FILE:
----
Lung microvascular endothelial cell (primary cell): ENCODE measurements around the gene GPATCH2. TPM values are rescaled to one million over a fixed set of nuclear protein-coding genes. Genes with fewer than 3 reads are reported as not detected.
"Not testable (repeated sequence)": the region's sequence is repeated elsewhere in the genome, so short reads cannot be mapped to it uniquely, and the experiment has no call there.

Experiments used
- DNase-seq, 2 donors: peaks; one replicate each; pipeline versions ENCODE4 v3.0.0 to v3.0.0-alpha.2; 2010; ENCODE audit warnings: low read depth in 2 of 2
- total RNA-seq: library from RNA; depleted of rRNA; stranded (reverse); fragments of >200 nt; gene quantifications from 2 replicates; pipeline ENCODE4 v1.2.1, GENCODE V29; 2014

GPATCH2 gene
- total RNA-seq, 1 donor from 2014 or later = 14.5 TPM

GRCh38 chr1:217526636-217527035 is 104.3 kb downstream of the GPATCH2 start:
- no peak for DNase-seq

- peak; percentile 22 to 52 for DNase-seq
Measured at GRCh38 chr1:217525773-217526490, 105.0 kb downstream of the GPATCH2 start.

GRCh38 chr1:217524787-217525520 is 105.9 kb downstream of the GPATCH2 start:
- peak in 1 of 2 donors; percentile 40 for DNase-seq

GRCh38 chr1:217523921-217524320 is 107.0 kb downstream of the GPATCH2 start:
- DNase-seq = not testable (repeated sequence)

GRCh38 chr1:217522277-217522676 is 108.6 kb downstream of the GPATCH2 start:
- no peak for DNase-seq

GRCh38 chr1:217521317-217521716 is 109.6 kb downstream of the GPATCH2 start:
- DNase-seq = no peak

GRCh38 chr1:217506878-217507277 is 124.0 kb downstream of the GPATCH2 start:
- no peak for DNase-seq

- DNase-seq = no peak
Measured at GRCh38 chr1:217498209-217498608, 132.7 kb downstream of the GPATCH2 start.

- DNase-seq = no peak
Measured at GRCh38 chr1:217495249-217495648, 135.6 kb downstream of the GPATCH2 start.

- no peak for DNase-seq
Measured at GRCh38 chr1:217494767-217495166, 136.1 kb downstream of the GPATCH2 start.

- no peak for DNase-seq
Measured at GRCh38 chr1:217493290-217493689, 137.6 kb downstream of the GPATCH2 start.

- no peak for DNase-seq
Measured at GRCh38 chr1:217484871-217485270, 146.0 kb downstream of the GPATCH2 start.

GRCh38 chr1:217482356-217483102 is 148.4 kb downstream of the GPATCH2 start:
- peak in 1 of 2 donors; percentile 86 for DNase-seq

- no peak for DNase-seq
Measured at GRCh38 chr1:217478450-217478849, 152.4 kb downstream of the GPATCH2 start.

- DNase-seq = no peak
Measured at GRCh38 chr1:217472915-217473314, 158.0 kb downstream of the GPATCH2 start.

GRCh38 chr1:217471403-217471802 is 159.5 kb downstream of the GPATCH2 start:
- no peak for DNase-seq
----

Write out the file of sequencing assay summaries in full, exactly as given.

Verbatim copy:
Lung microvascular endothelial cell (primary cell): ENCODE measurements around the gene GPATCH2. TPM values are rescaled to one million over a fixed set of nuclear protein-coding genes. Genes with fewer than 3 reads are reported as not detected.
"Not testable (repeated sequence)": the region's sequence is repeated elsewhere in the genome, so short reads cannot be mapped to it uniquely, and the experiment has no call there.

Experiments used
- DNase-seq, 2 donors: peaks; one replicate each; pipeline versions ENCODE4 v3.0.0 to v3.0.0-alpha.2; 2010; ENCODE audit warnings: low read depth in 2 of 2
- total RNA-seq: library from RNA; depleted of rRNA; stranded (reverse); fragments of >200 nt; gene quantifications from 2 replicates; pipeline ENCODE4 v1.2.1, GENCODE V29; 2014

GPATCH2 gene
- total RNA-seq, 1 donor from 2014 or later = 14.5 TPM

GRCh38 chr1:217526636-217527035 is 104.3 kb downstream of the GPATCH2 start:
- no peak for DNase-seq

- peak; percentile 22 to 52 for DNase-seq
Measured at GRCh38 chr1:217525773-217526490, 105.0 kb downstream of the GPATCH2 start.

GRCh38 chr1:217524787-217525520 is 105.9 kb downstream of the GPATCH2 start:
- peak in 1 of 2 donors; percentile 40 for DNase-seq

GRCh38 chr1:217523921-217524320 is 107.0 kb downstream of the GPATCH2 start:
- DNase-seq = not testable (repeated sequence)

GRCh38 chr1:217522277-217522676 is 108.6 kb downstream of the GPATCH2 start:
- no peak for DNase-seq

GRCh38 chr1:217521317-217521716 is 109.6 kb downstream of the GPATCH2 start:
- DNase-seq = no peak

GRCh38 chr1:217506878-217507277 is 124.0 kb downstream of the GPATCH2 start:
- no peak for DNase-seq

- DNase-seq = no peak
Measured at GRCh38 chr1:217498209-217498608, 132.7 kb downstream of the GPATCH2 start.

- DNase-seq = no peak
Measured at GRCh38 chr1:217495249-217495648, 135.6 kb downstream of the GPATCH2 start.

- no peak for DNase-seq
Measured at GRCh38 chr1:217494767-217495166, 136.1 kb downstream of the GPATCH2 start.

- no peak for DNase-seq
Measured at GRCh38 chr1:217493290-217493689, 137.6 kb downstream of the GPATCH2 start.

- no peak for DNase-seq
Measured at GRCh38 chr1:217484871-217485270, 146.0 kb downstream of the GPATCH2 start.

GRCh38 chr1:217482356-217483102 is 148.4 kb downstream of the GPATCH2 start:
- peak in 1 of 2 donors; percentile 86 for DNase-seq

- no peak for DNase-seq
Measured at GRCh38 chr1:217478450-217478849, 152.4 kb downstream of the GPATCH2 start.

- DNase-seq = no peak
Measured at GRCh38 chr1:217472915-217473314, 158.0 kb downstream of the GPATCH2 start.

GRCh38 chr1:217471403-217471802 is 159.5 kb downstream of the GPATCH2 start:
- no peak for DNase-seq